Sunderland Museum and Winter Gardens is a municipal museum in Sunderland, England. It contains the only known British example of a gliding reptile, the oldest known vertebrate capable of gliding flight. The exhibit was discovered in Eppleton quarry. The museum has a Designated Collection of national importance.
It was established in 1846, in the Athenaeum Building on Fawcett Street, the first municipally funded museum in the country outside London. The first recorded fine art acquisition was commissioned by the Sunderland Corporation, a painting of the opening of the new South Dock in 1850. This may have been the first time that an artwork was commissioned by a town council.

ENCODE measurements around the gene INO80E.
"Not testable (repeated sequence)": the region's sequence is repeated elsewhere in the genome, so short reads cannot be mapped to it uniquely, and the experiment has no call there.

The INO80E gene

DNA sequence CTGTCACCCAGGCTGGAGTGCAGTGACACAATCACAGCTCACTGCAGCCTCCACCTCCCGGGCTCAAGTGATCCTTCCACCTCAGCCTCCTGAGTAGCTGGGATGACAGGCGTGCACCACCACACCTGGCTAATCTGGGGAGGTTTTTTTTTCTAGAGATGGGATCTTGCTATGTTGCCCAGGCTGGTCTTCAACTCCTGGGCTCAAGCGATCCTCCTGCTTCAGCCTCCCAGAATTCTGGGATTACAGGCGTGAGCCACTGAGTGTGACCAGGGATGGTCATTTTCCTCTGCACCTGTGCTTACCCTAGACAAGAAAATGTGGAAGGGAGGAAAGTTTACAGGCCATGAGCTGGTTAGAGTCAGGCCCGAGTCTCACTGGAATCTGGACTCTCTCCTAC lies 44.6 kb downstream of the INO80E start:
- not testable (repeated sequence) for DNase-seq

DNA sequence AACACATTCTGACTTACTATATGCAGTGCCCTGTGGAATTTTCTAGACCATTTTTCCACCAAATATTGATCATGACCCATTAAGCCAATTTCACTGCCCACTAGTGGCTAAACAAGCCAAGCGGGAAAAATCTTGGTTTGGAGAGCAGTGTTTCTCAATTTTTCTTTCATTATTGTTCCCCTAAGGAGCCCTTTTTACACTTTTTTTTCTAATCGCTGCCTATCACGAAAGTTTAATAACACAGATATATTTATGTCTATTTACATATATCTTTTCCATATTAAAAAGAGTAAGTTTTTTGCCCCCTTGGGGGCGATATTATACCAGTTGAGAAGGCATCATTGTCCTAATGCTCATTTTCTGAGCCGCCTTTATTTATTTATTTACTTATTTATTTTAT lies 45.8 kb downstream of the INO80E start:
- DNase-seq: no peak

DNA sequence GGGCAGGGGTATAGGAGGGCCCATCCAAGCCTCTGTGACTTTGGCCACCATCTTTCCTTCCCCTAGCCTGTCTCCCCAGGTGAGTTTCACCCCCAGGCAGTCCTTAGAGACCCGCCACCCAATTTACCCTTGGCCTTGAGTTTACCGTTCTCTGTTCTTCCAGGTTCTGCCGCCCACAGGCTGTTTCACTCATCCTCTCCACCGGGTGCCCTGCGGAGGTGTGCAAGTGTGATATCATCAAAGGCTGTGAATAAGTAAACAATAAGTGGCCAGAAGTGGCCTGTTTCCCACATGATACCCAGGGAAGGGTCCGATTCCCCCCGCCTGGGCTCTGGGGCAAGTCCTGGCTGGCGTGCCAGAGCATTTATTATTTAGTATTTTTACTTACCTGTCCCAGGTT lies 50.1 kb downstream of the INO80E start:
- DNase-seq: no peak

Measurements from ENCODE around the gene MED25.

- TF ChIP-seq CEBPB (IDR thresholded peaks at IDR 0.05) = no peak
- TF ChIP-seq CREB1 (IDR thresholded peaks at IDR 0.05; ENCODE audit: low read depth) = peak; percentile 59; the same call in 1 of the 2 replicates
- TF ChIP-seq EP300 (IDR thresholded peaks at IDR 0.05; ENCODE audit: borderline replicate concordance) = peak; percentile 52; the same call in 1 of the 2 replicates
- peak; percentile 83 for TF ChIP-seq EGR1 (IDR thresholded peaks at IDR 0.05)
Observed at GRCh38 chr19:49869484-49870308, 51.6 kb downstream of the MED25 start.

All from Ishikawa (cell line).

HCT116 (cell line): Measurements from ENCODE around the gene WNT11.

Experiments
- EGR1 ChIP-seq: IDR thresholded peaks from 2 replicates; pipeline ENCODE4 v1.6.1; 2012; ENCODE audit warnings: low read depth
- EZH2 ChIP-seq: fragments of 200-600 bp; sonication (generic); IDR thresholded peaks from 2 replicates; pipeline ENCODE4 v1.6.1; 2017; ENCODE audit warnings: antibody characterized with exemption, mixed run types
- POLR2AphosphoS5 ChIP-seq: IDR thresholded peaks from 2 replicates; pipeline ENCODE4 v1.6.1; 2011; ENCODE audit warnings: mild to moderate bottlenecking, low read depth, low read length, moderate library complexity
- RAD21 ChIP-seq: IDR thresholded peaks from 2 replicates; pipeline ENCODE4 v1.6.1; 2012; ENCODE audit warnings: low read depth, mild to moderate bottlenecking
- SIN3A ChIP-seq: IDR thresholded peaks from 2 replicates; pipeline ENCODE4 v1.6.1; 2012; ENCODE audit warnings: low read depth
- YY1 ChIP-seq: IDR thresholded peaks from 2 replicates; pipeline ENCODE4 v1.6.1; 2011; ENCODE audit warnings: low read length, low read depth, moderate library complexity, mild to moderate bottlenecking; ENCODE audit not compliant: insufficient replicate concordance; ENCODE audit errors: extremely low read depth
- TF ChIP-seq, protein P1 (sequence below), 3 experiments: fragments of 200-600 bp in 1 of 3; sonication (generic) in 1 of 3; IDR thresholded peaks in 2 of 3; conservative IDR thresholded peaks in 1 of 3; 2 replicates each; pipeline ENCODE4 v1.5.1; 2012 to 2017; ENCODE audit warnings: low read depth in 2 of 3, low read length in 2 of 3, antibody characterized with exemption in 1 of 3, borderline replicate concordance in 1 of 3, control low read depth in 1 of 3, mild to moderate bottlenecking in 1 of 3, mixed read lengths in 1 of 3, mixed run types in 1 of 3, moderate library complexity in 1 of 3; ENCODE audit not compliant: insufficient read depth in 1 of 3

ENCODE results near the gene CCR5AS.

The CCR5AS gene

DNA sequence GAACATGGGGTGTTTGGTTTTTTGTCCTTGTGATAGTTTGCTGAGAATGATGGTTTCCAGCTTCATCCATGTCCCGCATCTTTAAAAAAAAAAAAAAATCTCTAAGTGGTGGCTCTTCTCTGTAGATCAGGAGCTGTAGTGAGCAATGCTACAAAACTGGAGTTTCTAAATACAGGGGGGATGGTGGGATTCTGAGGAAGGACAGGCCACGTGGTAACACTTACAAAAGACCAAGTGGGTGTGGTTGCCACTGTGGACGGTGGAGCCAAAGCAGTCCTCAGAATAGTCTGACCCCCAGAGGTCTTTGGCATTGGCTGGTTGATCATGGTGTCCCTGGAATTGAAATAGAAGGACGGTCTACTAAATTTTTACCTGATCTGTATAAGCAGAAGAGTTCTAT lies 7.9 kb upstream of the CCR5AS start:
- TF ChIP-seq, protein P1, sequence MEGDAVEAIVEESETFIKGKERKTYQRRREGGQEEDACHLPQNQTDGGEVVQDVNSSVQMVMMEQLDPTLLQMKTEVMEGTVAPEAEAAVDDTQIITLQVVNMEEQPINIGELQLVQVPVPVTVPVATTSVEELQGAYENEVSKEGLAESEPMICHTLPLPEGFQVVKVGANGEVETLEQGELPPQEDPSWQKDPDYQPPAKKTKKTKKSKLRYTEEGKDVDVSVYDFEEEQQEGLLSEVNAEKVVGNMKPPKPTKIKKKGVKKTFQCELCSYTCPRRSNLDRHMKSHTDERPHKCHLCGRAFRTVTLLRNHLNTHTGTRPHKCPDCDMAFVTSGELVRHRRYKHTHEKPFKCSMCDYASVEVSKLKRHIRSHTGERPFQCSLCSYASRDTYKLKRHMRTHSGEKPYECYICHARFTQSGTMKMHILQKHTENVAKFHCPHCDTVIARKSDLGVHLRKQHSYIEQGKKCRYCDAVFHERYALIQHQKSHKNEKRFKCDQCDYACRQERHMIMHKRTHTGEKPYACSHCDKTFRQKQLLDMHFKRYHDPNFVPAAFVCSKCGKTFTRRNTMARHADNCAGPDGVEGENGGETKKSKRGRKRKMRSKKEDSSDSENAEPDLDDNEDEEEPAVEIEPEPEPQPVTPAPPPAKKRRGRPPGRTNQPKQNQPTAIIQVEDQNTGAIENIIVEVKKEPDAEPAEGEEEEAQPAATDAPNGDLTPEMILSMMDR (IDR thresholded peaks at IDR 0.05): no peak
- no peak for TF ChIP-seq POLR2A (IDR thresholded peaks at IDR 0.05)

In 1879, the Museum moved to a new larger building next to Mowbray Park including a library and winter garden based on the model of the Crystal Palace. U.S. President Ulysses Grant was in attendance at the laying of the foundation stone by Alderman Samuel Storey in 1877. The building opened in 1879.
During World War II, Winter Garden was damaged by a parachute mine in 1941 and was later demolished with a 1960s extension taking its place, but in 2001 a lottery funded refurbishment of the Museum created a new Winter Garden extension and improved facilities.
The Winter Gardens contain over 2,000 flowers and plants.